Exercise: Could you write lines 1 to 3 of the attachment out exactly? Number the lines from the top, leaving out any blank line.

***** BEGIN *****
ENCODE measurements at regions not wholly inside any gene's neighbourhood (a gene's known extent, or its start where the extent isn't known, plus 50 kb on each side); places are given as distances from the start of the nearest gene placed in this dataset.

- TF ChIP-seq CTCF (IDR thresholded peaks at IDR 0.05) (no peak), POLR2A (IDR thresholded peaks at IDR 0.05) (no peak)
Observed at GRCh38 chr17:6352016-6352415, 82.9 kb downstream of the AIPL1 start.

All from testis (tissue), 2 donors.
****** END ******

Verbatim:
ENCODE measurements at regions not wholly inside any gene's neighbourhood (a gene's known extent, or its start where the extent isn't known, plus 50 kb on each side); places are given as distances from the start of the nearest gene placed in this dataset.

- TF ChIP-seq CTCF (IDR thresholded peaks at IDR 0.05) (no peak), POLR2A (IDR thresholded peaks at IDR 0.05) (no peak)
Observed at GRCh38 chr17:6352016-6352415, 82.9 kb downstream of the AIPL1 start.